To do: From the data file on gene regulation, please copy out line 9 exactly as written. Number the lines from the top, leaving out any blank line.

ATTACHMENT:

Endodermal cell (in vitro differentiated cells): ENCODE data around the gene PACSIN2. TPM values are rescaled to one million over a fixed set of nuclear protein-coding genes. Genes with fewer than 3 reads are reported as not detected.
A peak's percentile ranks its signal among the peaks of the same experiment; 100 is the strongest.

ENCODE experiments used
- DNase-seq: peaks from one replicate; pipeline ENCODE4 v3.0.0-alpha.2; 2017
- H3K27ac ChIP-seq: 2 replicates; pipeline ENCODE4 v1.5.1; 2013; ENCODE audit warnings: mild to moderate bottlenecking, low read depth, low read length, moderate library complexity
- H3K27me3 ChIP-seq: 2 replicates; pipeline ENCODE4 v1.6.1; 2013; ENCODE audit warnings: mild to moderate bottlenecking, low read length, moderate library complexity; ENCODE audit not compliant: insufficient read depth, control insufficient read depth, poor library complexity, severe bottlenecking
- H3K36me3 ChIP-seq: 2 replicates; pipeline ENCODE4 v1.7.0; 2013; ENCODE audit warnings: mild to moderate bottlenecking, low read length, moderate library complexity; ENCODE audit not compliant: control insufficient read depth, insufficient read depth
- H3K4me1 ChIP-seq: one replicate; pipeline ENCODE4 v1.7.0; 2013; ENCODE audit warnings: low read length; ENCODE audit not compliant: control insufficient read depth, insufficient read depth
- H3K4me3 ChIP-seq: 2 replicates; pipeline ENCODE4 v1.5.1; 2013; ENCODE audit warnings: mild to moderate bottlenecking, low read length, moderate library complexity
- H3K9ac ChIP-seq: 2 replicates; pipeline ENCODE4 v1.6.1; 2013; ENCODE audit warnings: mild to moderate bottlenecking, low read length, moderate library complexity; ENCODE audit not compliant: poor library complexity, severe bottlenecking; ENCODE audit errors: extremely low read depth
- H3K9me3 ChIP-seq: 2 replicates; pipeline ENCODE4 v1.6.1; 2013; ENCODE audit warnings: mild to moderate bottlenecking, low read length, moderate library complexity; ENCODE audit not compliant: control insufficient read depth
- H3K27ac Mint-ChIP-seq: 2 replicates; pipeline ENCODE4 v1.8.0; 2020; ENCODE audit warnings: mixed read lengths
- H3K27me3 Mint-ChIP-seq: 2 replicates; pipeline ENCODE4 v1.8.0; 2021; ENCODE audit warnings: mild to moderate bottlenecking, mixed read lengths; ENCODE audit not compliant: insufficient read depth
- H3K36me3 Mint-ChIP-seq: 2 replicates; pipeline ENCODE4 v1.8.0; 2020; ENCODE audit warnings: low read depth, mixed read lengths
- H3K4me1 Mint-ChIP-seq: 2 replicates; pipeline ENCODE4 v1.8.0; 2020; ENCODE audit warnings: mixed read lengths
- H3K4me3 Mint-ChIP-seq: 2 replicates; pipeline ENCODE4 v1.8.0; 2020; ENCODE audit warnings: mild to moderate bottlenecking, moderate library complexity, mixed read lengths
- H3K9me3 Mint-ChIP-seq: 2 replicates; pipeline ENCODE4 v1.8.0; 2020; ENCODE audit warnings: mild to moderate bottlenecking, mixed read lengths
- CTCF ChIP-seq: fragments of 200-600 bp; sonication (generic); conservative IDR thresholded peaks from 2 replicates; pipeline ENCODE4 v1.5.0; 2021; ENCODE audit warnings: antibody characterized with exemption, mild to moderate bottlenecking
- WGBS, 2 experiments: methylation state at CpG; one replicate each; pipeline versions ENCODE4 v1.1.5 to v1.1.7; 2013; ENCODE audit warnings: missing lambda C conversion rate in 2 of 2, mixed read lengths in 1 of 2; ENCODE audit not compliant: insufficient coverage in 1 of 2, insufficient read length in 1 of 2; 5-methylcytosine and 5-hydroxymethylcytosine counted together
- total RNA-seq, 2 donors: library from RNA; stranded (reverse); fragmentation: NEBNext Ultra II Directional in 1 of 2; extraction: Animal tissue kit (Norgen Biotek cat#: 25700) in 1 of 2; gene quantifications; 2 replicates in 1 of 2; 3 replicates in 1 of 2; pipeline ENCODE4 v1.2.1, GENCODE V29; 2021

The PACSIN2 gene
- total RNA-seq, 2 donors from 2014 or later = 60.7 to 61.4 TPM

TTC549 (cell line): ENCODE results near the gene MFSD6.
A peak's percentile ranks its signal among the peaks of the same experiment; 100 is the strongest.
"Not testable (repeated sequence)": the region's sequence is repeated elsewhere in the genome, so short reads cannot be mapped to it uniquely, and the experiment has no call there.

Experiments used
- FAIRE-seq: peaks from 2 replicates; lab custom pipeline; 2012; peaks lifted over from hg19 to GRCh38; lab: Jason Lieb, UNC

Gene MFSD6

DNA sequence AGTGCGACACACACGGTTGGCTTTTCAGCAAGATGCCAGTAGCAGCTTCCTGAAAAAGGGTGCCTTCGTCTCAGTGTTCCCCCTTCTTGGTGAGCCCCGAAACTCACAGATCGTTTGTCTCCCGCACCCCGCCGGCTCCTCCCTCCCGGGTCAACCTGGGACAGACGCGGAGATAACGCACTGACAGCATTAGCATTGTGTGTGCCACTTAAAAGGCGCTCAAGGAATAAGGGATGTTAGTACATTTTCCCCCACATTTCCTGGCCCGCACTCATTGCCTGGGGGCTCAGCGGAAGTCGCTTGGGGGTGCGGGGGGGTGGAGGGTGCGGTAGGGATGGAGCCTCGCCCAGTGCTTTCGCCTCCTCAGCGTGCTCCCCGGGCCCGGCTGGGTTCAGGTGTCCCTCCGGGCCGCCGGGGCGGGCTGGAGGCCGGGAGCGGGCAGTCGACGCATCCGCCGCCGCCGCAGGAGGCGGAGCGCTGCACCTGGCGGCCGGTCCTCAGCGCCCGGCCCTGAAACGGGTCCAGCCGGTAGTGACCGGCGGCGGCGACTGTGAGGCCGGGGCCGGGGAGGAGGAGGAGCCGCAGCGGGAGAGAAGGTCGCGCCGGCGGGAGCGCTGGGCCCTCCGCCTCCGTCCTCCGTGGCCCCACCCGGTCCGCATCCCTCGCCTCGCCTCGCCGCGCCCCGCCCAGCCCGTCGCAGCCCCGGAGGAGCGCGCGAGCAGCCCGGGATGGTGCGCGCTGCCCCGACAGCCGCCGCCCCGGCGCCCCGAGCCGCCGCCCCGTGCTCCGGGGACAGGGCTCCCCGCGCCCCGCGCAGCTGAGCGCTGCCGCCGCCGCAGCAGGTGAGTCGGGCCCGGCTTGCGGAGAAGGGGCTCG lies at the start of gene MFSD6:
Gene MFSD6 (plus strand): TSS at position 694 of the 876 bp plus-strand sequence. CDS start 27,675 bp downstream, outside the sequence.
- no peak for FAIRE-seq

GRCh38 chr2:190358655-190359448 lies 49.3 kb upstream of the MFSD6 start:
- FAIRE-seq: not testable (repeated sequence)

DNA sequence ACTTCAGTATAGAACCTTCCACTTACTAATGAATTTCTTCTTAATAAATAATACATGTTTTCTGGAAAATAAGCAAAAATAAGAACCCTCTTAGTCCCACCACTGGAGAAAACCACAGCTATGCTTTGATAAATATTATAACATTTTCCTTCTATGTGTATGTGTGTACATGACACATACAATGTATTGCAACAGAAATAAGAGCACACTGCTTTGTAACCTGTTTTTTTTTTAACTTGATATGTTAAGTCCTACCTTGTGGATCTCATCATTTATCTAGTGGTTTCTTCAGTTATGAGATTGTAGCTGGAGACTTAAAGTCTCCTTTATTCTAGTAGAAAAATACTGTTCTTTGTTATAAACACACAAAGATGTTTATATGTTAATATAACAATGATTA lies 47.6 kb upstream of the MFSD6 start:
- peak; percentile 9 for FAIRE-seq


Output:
- H3K4me3 ChIP-seq: 2 replicates; pipeline ENCODE4 v1.5.1; 2013; ENCODE audit warnings: mild to moderate bottlenecking, low read length, moderate library complexity